The operation of matched filter [0043] 36 (or 36′), block 1 equalizer 38 _{1}, and block 2 equalizer 38 _{2 }is now explained based on the following derivation of the properties of those devices. Specifically, recall the earlier convention wherein data D^{1 }consists of the two blocks, D_{1} ^{1}(1) and D_{1} ^{1}(2). Given these blocks and recalling the illustration of modulator 20 in FIG. 3, let the net composite response for the user corresponding to data D_{1} ^{1 }from antenna AT1 _{1 }be as shown in the following Equation 11:

g _{1} ^{1}(n)=H _{1}(n){circle over (×)}C ^{1}(n)Equation 11

where H[0044] _{1}(n) is the channel impulse response from antenna AT1 _{1 }and {circle over (×)}indicates the convolution of signals. Similarly, let the net composite response for the user corresponding to data D_{2} ^{1 }from antenna AT1 _{2 }be as shown in the following Equation 12:

g _{2} ^{1}(n)=H _{2}(n){circle over (×)}C ^{1}(n)Equation 12

where H[0045] _{2}(n) is the channel impulse response from antenna AT1 _{2}. From Equations 11 and 12, the following Z transforms in Equations 13 and 14 can be taken, respectively:

G_{1} ^{1}(Z)=Σg_{1} ^{1}(n)Z^{−n}Equation 13

G_{2} ^{1}(Z)=Σg_{2} ^{1}(n)Z^{−n}Equation 14

Further from the properties of Ztransform, the following Equations 15 and 16 may be stated: [0046]

G_{1} ^{1}(Z^{−1})=Σg_{1} ^{1}(−n)Z^{−n}Equation 15

is the Ztransform of the time reversed signal g[0047] _{1} ^{1}(−n); and:

G_{1} ^{1}(Z^{−1})=Σg_{2} ^{1}(−n)Z^{−n}Equation 16

is the Ztransform of the time reversed signal g[0048] _{2} ^{1}(−n). Equations 17 and 18 set forth further properties of the Ztransform:

(G_{1} ^{1}(Z^{−1}))*=(G_{1} ^{1})*(Z)Equation 17

(G_{2} ^{1}(Z^{−1}))*=(G_{2} ^{1})*(Z)Equation 18

Having established various parameters regarding the response with respect to antennas AT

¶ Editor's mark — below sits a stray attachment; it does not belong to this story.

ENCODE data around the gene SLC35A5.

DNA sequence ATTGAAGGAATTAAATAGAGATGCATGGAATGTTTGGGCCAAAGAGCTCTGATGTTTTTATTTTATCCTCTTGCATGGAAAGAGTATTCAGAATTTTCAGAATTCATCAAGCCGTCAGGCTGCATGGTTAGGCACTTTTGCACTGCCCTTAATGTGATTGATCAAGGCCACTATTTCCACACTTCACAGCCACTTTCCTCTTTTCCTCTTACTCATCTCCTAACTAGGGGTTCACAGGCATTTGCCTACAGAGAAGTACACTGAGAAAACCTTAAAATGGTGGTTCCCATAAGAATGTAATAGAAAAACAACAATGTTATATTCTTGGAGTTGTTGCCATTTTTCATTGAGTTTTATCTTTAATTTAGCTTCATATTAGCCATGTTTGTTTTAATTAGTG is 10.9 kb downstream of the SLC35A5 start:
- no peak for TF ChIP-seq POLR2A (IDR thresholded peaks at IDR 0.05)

[0049] 1 _{1 }and AT
1 _{2}, additional definitions may be given after which the preceding is applied thereto to develop the functionality preferably implemented in matched filter
36 (or
36′), block
1 equalizer
38 _{1}, and block
2 equalizer
38 _{2}. Specifically, having defined D
_{1} ^{1}(1) and D
_{1} ^{1}(2) as the nonmanipulated symbols with respect to a single user, let the following Equations 19 and 20 define corresponding composite data blocks, where each such composite block includes the nonmanipulated symbols of all users communicated simultaneously at a given time (n). Thus, Equation 19 defines a composite data block {overscore (D
1)} with respect to time (1) while Equation 20 defines a composite data block {overscore (D
2)} with respect to time (2):
$\begin{array}{cc}\stackrel{\_}{D}\ue89e1\ue89e\left(Z\right)={\left[\begin{array}{c}{D}_{1}^{1}\ue8a0\left(1\right)\ue89e\left(Z\right)\\ {D}_{1}^{2}\ue8a0\left(1\right)\ue89e\left(Z\right)\\ \vdots \\ {D}_{1}^{L}\ue8a0\left(1\right)\ue89e\left(Z\right)\end{array}\right]}_{\mathrm{LX1}}& \mathrm{Equation}\ue89e\text{\hspace{1em}}\ue89e19\\ \stackrel{\_}{D}\ue89e2\ue89e\left(Z\right)=\left[\begin{array}{c}{D}_{1}^{1}\ue8a0\left(2\right)\ue89e\left(Z\right)\\ {D}_{1}^{2}\ue8a0\left(2\right)\ue89e\left(Z\right)\\ \vdots \\ {D}_{1}^{L}\ue8a0\left(2\right)\ue89e\left(Z\right)\end{array}\right]& \mathrm{Equation}\ue89e\text{\hspace{1em}}\ue89e20\end{array}$

Further let the net composite Ztransform for the channel for the data blocks be as represented in the following Equations 21 and 22: [0050]